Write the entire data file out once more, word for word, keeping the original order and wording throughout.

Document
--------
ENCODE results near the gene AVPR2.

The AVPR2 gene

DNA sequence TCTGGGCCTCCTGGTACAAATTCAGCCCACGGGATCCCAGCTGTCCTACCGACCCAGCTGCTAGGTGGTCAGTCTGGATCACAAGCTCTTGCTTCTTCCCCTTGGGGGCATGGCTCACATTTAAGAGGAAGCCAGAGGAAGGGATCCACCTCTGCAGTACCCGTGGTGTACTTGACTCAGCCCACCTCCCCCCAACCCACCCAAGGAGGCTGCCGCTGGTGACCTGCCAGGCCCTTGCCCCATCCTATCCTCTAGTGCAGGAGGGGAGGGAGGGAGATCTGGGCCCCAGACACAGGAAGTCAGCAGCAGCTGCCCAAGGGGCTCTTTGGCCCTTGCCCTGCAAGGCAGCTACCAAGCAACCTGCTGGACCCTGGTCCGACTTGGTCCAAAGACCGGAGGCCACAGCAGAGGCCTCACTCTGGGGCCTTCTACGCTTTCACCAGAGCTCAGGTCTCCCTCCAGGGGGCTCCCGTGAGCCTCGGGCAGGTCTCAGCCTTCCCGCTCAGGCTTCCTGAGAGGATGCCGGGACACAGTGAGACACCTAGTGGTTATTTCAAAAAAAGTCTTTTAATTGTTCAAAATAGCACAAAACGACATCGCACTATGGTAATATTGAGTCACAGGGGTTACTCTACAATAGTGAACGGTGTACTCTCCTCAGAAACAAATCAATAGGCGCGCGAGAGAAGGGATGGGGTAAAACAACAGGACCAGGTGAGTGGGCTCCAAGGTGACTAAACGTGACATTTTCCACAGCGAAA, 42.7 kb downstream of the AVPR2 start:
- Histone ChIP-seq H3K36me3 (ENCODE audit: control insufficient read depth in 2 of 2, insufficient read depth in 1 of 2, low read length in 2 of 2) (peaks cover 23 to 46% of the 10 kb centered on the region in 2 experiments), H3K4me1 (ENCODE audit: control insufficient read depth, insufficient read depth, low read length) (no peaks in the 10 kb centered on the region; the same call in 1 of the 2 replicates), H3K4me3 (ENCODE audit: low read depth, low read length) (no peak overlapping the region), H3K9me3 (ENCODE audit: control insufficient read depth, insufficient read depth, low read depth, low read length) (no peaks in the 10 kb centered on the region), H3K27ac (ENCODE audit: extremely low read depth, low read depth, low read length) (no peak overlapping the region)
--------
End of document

ENCODE results near the gene AVPR2.

The AVPR2 gene

DNA sequence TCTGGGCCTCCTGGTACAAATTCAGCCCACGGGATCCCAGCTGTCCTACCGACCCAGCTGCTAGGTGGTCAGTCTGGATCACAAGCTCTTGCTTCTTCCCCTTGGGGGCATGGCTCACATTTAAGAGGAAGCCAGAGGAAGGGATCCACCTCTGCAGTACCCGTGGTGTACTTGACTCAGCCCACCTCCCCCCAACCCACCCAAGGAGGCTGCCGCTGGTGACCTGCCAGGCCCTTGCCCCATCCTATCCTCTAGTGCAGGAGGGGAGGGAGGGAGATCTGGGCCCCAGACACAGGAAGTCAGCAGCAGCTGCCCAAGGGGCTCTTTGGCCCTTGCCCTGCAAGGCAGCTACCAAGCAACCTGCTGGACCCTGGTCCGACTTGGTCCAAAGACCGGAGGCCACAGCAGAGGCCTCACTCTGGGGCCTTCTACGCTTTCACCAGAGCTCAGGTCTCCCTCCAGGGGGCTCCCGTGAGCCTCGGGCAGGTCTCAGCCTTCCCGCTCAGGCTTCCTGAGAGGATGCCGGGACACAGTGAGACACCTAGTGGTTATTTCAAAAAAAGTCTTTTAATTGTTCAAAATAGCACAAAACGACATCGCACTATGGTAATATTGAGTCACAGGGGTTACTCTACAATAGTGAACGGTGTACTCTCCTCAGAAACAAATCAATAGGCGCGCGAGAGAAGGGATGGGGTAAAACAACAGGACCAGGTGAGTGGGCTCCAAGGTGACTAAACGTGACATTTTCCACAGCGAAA, 42.7 kb downstream of the AVPR2 start:
- Histone ChIP-seq H3K36me3 (ENCODE audit: control insufficient read depth in 2 of 2, insufficient read depth in 1 of 2, low read length in 2 of 2) (peaks cover 23 to 46% of the 10 kb centered on the region in 2 experiments), H3K4me1 (ENCODE audit: control insufficient read depth, insufficient read depth, low read length) (no peaks in the 10 kb centered on the region; the same call in 1 of the 2 replicates), H3K4me3 (ENCODE audit: low read depth, low read length) (no peak overlapping the region), H3K9me3 (ENCODE audit: control insufficient read depth, insufficient read depth, low read depth, low read length) (no peaks in the 10 kb centered on the region), H3K27ac (ENCODE audit: extremely low read depth, low read depth, low read length) (no peak overlapping the region)